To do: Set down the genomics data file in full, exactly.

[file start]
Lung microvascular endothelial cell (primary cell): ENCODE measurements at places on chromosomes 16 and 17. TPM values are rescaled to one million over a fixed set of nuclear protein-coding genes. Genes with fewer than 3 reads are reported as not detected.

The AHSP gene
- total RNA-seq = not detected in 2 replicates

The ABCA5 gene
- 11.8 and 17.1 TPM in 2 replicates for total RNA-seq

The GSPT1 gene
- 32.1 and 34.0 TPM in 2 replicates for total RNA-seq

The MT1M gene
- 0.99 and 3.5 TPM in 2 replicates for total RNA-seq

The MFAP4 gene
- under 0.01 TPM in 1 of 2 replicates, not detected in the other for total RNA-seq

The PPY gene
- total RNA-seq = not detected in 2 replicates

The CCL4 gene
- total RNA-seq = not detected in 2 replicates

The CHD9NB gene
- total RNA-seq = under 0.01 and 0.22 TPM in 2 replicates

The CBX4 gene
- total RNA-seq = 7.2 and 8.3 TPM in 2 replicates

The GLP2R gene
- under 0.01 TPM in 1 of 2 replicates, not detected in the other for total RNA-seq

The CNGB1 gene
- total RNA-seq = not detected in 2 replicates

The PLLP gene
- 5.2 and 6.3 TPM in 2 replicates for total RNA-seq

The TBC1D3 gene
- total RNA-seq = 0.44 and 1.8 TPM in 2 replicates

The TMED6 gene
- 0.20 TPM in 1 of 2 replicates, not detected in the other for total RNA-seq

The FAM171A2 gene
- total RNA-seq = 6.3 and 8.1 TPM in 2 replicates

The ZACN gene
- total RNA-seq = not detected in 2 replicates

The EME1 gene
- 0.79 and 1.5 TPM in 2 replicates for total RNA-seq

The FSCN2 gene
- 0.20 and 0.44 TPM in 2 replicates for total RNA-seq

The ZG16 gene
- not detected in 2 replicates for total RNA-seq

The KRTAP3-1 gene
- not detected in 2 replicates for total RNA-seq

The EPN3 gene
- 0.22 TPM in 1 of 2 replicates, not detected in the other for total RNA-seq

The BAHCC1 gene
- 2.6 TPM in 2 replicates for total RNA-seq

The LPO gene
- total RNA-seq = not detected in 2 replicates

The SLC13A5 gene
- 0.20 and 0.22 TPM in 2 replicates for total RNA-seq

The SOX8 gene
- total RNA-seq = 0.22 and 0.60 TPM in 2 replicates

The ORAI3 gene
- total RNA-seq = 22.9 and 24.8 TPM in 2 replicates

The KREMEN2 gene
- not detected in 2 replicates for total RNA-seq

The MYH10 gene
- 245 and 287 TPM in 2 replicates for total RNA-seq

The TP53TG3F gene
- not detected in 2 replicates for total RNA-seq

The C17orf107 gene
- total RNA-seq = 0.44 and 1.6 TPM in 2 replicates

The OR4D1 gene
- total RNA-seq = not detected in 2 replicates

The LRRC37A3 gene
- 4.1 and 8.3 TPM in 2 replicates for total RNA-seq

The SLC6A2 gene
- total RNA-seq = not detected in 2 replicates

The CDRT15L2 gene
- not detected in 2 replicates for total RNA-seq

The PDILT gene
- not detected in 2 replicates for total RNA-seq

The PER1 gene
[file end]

Lung microvascular endothelial cell (primary cell): ENCODE measurements at places on chromosomes 16 and 17. TPM values are rescaled to one million over a fixed set of nuclear protein-coding genes. Genes with fewer than 3 reads are reported as not detected.

The AHSP gene
- total RNA-seq = not detected in 2 replicates

The ABCA5 gene
- 11.8 and 17.1 TPM in 2 replicates for total RNA-seq

The GSPT1 gene
- 32.1 and 34.0 TPM in 2 replicates for total RNA-seq

The MT1M gene
- 0.99 and 3.5 TPM in 2 replicates for total RNA-seq

The MFAP4 gene
- under 0.01 TPM in 1 of 2 replicates, not detected in the other for total RNA-seq

The PPY gene
- total RNA-seq = not detected in 2 replicates

The CCL4 gene
- total RNA-seq = not detected in 2 replicates

The CHD9NB gene
- total RNA-seq = under 0.01 and 0.22 TPM in 2 replicates

The CBX4 gene
- total RNA-seq = 7.2 and 8.3 TPM in 2 replicates

The GLP2R gene
- under 0.01 TPM in 1 of 2 replicates, not detected in the other for total RNA-seq

The CNGB1 gene
- total RNA-seq = not detected in 2 replicates

The PLLP gene
- 5.2 and 6.3 TPM in 2 replicates for total RNA-seq

The TBC1D3 gene
- total RNA-seq = 0.44 and 1.8 TPM in 2 replicates

The TMED6 gene
- 0.20 TPM in 1 of 2 replicates, not detected in the other for total RNA-seq

The FAM171A2 gene
- total RNA-seq = 6.3 and 8.1 TPM in 2 replicates

The ZACN gene
- total RNA-seq = not detected in 2 replicates

The EME1 gene
- 0.79 and 1.5 TPM in 2 replicates for total RNA-seq

The FSCN2 gene
- 0.20 and 0.44 TPM in 2 replicates for total RNA-seq

The ZG16 gene
- not detected in 2 replicates for total RNA-seq

The KRTAP3-1 gene
- not detected in 2 replicates for total RNA-seq

The EPN3 gene
- 0.22 TPM in 1 of 2 replicates, not detected in the other for total RNA-seq

The BAHCC1 gene
- 2.6 TPM in 2 replicates for total RNA-seq

The LPO gene
- total RNA-seq = not detected in 2 replicates

The SLC13A5 gene
- 0.20 and 0.22 TPM in 2 replicates for total RNA-seq

The SOX8 gene
- total RNA-seq = 0.22 and 0.60 TPM in 2 replicates

The ORAI3 gene
- total RNA-seq = 22.9 and 24.8 TPM in 2 replicates

The KREMEN2 gene
- not detected in 2 replicates for total RNA-seq

The MYH10 gene
- 245 and 287 TPM in 2 replicates for total RNA-seq

The TP53TG3F gene
- not detected in 2 replicates for total RNA-seq

The C17orf107 gene
- total RNA-seq = 0.44 and 1.6 TPM in 2 replicates

The OR4D1 gene
- total RNA-seq = not detected in 2 replicates

The LRRC37A3 gene
- 4.1 and 8.3 TPM in 2 replicates for total RNA-seq

The SLC6A2 gene
- total RNA-seq = not detected in 2 replicates

The CDRT15L2 gene
- not detected in 2 replicates for total RNA-seq

The PDILT gene
- not detected in 2 replicates for total RNA-seq

The PER1 gene